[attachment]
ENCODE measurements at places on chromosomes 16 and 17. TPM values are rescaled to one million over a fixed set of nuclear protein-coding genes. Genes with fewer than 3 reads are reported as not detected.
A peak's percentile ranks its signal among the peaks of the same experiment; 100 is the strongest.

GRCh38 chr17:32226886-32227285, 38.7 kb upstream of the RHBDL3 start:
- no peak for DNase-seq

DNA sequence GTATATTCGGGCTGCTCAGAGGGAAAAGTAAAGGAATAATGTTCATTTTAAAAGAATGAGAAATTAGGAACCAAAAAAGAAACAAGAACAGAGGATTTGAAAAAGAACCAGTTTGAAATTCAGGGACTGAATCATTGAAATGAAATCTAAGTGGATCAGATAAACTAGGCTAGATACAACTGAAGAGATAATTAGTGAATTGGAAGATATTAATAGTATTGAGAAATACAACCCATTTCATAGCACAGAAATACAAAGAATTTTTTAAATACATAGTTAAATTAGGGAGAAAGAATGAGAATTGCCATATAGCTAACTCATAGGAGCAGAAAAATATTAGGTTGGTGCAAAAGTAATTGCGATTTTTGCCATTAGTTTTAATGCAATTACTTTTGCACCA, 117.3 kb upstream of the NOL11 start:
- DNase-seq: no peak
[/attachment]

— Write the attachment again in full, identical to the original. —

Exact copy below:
ENCODE measurements at places on chromosomes 16 and 17. TPM values are rescaled to one million over a fixed set of nuclear protein-coding genes. Genes with fewer than 3 reads are reported as not detected.
A peak's percentile ranks its signal among the peaks of the same experiment; 100 is the strongest.

GRCh38 chr17:32226886-32227285, 38.7 kb upstream of the RHBDL3 start:
- no peak for DNase-seq

DNA sequence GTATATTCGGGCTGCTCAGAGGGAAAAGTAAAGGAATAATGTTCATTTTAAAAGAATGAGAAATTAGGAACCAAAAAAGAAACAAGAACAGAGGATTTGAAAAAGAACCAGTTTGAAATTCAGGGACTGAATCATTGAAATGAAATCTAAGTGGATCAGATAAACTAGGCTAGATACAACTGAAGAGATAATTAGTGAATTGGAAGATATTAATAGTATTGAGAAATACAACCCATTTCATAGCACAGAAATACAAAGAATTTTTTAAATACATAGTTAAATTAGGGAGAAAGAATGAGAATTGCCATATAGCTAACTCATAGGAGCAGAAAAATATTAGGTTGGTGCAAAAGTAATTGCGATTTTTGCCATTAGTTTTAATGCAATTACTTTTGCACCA, 117.3 kb upstream of the NOL11 start:
- DNase-seq: no peak